One minute you’re fine and the next a steady stream of blood is gushing from your nose. A nosebleed occurs when one of the many fragile surface blood vessels in the nose break. Even if the particular cause of a nosebleed is unknown, most cases are minor and treatable from home.
Patients experience two kinds of nosebleeds. An anterior nosebleed occurs when the blood vessels in the front of the nose break and bleed. A posterior nosebleed occurs in the back or the deepest part of the nose. In this case, blood flows down the back of the throat. Posterior nosebleeds can be dangerous.
A nosebleed that comes out of nowhere for no apparent reason, however, is rarely dangerous. To ease your mind, we’ve compiled a list reasons your nose might be bleeding “for no reason.”
During the winter months, dry air from indoor heating or outdoor cold can dry the lining of the nose, causing it to crack and bleed. A humidifier used while sleeping may relieve dryness and saline nasal sprays can moisten the nostrils.
Nose Picking or Scratching
Accidental injury to the blood vessels in the nostril from nose picking can also cause a nosebleed. This is common in children, but also in adults who are prone to itching or scratching inside their noses.
Compulsive and habitual nose picking in adults is often classified as a Body Focused Repetitive Behaviors (BFRBs). BFRB is a general term for a group of related disorders that includes hair pulling, skin picking, nail biting, and nose picking. These behaviors are not habits or tics; rather, they are complex disorders that cause people to repeatedly touch their hair and body in ways that result in physical damage. Unfortunately, many people are unfamiliar with BFRBs. If you think you may have a BFRB, the first things you can do is research and talk to your medical care provider.
Blood thinners prevent blood clots from forming and they also keep existing blood clots from getting larger. Clots in your arteries, veins, and heart can cause heart attacks, strokes, and blockages. You may take a blood thinner if you have:
- Certain heart or blood vessel diseases
- An abnormal heart rhythm called atrial fibrillation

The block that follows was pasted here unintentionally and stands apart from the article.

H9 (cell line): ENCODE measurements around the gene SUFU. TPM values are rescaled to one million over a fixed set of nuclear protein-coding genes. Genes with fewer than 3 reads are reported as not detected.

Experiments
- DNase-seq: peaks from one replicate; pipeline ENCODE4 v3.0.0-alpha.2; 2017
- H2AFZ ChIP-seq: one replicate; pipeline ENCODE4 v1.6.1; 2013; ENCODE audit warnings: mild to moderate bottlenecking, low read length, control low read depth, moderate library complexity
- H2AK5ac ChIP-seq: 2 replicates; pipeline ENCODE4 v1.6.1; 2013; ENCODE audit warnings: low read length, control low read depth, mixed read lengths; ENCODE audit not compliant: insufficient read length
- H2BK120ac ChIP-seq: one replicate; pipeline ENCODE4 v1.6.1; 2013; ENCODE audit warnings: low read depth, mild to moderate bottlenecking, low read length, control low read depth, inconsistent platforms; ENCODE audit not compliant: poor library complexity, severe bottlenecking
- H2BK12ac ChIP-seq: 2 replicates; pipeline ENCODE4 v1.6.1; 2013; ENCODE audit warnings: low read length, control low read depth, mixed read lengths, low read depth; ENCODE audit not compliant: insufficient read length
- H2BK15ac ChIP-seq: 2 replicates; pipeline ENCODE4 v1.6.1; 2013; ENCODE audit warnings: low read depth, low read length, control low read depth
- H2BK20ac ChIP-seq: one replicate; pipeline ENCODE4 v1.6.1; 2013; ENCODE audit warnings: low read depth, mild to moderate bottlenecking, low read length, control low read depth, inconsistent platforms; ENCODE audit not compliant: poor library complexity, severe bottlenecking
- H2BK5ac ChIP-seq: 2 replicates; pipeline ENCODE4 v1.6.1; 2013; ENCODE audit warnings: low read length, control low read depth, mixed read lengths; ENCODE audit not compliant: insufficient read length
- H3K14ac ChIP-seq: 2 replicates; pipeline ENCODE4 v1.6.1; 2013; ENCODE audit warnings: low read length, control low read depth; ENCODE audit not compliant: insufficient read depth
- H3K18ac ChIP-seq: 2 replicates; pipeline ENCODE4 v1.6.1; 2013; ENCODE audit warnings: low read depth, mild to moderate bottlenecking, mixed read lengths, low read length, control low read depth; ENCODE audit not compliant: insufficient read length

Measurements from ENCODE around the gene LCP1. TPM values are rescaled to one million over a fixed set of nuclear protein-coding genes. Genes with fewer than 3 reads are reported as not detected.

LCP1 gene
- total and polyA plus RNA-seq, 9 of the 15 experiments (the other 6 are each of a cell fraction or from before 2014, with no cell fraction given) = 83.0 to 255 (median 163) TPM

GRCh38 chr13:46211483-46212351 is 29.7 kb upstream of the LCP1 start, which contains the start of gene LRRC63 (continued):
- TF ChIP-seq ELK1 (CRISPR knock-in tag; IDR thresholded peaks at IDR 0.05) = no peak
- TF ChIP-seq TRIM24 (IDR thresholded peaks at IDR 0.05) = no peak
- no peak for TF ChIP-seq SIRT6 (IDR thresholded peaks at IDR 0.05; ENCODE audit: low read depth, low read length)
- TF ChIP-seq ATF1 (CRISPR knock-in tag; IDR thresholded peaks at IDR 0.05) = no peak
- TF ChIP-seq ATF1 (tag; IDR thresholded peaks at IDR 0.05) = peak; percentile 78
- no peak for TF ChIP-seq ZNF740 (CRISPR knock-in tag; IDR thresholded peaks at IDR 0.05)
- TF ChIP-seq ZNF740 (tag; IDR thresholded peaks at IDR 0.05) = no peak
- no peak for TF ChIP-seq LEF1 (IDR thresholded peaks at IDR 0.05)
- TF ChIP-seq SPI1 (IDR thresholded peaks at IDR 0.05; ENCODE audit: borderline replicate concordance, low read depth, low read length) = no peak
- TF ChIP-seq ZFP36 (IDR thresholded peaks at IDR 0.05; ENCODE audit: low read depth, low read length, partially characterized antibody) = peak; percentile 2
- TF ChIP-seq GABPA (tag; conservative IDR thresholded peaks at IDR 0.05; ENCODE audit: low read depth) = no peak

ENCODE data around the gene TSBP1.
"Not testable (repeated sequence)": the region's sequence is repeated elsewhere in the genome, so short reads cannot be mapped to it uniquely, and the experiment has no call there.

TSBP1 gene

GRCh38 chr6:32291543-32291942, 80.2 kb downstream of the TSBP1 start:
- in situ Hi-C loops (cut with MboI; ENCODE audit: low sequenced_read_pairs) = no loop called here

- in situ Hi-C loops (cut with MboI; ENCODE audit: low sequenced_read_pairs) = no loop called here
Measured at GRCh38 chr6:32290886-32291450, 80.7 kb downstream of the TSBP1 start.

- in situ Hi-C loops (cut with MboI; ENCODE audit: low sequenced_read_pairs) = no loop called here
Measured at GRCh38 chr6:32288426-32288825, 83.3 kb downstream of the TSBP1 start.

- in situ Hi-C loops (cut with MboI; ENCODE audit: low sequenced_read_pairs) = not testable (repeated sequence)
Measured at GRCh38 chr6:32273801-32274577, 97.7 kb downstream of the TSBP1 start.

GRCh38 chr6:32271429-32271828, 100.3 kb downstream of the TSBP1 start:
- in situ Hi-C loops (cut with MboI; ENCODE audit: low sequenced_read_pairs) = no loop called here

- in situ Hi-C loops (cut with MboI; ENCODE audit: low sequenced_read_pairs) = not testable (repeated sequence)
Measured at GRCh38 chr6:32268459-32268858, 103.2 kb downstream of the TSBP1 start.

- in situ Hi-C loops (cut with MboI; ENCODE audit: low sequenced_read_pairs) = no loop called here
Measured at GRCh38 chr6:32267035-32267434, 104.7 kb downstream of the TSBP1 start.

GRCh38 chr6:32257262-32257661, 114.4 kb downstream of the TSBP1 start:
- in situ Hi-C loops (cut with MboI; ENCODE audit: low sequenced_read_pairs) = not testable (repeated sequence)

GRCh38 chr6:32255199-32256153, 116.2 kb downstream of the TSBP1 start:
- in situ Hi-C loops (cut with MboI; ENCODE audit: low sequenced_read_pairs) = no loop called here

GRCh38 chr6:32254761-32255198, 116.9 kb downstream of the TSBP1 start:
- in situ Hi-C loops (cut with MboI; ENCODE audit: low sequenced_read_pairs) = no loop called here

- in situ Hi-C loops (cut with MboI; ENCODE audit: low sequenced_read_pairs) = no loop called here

- A heart valve replacement
- A risk of blood clots after surgery
- Congenital heart defects
Because blood thinners change the blood’s ability to clot, they can cause the nose to bleed or make one harder to stop.
Underlying Health Conditions
Liver disease, kidney disease, chronic alcohol consumption, or another underlying health condition can lower the blood’s ability to clot and cause the nose to bleed.
Heart conditions like hypertension (high blood pressure) and congestive heart failure can also cause nosebleeds. Hypertensive crisis which is a sudden, rapid increase in blood pressure accompanied a severe headache, shortness of breath, and anxiety can also cause the nose to bleed.
If you have or suspect you have an underlying health condition, you need to speak with a medical professional right away.
How to Prevent Nosebleeds
While you can’t always prevent nosebleeds, you can reduce your chances of getting them:
- Dryness can cause nosebleeds. To combat dryness, use a cotton swab to apply petroleum jelly to the inside of your nose at least three times a day. You can also use an antibiotic ointment like Bacitracin or Polysporin.
- Spraying a saline nasal product in your nostrils helps keep the inside of your nose moist. There are plenty of saline mists on the market. If you constantly suffer from sinus problems you might consider a nasal saline irrigation. Nasal saline irrigation uses a salt and water solution to flush out the nasal passages. One of the most popular is the Neti pot.
- Use a humidifier. Your nostrils might be dry because the air in your house is dry.
- Don’t smoke. Smoking can irritate the inside of your nose and dry it out.
- Don’t pick your nose. Also, don’t blow or rub it too hard. If your child is getting nosebleeds, keep his fingernails short and discourage him from picking his nose.
- Don’t use cold and allergy medications too often. These can dry out your nose. In some cases, certain medications can cause nosebleeds or make them worse. You may need to discuss your medications with your doctor. But keep taking them unless your doctor tells you to stop.
If you have a nosebleed that will not go away or you have questions about nosebleeds, give us a call at (662) 348-3342 . We will be happy to schedule an appointment for you.
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